SANTIAGO – Amnesty International announced this week it will start a campaign to demand justice for Gustavo Gatica, the Chilean student who was blinded during the social protests last year. The government has, despite promises, not yet arrested the police officer responsible. One day after Amnesty’s announcement, an officer investigated in the case was suspended.
It remains one of the biggest scandals of the Piñera administration. During the social protests in Chile, over 400 protesters were blinded in one eye after being hit by rubber bullets. According to the victims, these bullets came from riot police who aimed deliberately at their faces. After international outcry, the government started an investigation, but no police officer has yet been charged.
One of the cases that received most coverage is the Gustavo Gatica case. The psychology student was present at the protests when he received pellets in both eyes, leaving him permanently blind. Months later, no formal action has been taken in response. Amnesty International has therefore announced a campaign for Gatica.
In a statement released by Amnesty, the organization writes that it demands that “the current investigation by the Prosecutor’s Office guarantees justice for Gustavo and sets a precedent by investigating and prosecuting not only the people responsible for his injuries, but also, in accordance with the law, the high command whose tolerance or omission allowed this attack.”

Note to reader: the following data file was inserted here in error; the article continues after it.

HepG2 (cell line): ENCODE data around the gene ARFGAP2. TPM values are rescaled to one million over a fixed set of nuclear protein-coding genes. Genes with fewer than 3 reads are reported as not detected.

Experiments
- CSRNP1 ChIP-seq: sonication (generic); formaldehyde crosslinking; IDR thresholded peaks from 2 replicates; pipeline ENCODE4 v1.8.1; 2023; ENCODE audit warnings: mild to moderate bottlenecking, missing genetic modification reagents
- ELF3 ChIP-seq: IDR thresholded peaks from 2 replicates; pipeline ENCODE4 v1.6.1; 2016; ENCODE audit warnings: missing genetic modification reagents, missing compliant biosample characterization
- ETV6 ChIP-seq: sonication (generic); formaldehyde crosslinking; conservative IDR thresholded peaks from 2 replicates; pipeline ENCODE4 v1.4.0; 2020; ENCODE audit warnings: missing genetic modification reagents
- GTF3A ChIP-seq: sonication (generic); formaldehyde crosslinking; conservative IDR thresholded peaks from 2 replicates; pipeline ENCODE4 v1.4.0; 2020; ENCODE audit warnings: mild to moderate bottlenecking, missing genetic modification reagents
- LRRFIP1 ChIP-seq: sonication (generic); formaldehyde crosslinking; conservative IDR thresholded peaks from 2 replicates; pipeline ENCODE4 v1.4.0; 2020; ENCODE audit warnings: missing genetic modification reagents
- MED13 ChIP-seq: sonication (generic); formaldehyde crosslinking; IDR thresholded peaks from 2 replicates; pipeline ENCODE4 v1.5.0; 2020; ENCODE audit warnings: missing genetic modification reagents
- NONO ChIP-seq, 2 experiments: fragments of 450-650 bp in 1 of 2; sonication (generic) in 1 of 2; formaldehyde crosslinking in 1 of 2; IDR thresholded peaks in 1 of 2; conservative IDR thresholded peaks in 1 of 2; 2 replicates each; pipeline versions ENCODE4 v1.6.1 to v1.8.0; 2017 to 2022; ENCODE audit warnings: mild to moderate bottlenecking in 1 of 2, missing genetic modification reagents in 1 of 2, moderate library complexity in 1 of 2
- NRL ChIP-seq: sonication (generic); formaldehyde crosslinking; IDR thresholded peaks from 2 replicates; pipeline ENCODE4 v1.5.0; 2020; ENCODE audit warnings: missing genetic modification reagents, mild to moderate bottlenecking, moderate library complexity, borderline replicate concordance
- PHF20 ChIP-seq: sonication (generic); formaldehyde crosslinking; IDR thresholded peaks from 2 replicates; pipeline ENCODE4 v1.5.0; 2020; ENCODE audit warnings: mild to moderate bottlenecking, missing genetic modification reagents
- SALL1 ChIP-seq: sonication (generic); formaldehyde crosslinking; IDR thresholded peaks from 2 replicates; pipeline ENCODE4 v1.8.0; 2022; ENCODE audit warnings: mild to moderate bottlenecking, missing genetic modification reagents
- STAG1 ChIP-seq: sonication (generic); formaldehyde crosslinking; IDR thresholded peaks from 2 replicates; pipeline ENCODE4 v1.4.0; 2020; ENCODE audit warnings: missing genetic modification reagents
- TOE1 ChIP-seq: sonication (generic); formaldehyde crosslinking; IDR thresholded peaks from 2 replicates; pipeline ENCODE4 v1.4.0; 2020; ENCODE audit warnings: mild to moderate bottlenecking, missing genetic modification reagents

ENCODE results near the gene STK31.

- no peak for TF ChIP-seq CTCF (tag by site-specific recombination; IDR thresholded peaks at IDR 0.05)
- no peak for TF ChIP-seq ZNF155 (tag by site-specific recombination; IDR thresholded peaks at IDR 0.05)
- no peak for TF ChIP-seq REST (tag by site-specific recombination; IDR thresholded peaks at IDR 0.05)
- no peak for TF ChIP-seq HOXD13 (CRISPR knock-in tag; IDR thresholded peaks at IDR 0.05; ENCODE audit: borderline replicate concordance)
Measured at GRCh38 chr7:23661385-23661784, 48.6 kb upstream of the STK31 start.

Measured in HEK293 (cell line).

An earlier investigation conducted by the police force concluded that “the personnel who used the anti-riot shotgun fully complied with the protocol for the maintenance of public order … there is no certainty that the ammunition used by the Carabineros caused the eye injuries to citizen Gustavo Gatica Villarroel,” and stated that the injuries that led to Gatica’s total loss of eyesight could have been caused by another protester.
This investigation generated outcry in Chile, and Amnesty also seems to refer to the report in their statements. “The two metal and rubber bullets that were extracted from Gustavo’s eyes match the ammunition used by this police force. This ammunition was used indiscriminately and excessively on countless occasions during the protests, violating international standards on the use of force by authorities.”
Police Officer Involved in Gustavo Gatica Case Suspended
Gatica’s lawyer, Carlos Gajardo, already stated after the Chilean police concluded their investigation that “there is no doubt that these (wounds) were caused by shotgun pellets, which are the weapons that at that time were only used by the Carabineros in Plaza Italia when these events occurred.”
Coincidentally or not, one day after Amnesty’s announcement, the Chilean police said they had suspended a police officer “for not complying with the protocol” when Gatica was shot during the protests. The police do not specifically cite misconduct by the police officer as the reason, but claim the officer downloaded images made with his bodycam before handing them over as evidence to the Chilean investigative police, thus possibly obstructing a police investigation.
A spokesman said the records were handed over to the Public Prosecutor’s Office, who will proceed with an investigation. The National Institute for Human Rights (INDH) in Chile commented on the suspension, and called it “a good signal”.
Editor-In-Chief Boris van der Spek is the founder of Chile Today. He worked in Colombia, Surinam and the Netherlands as reporter and works with international media during major events, like the social crisis, the elections and the Pope’s visit.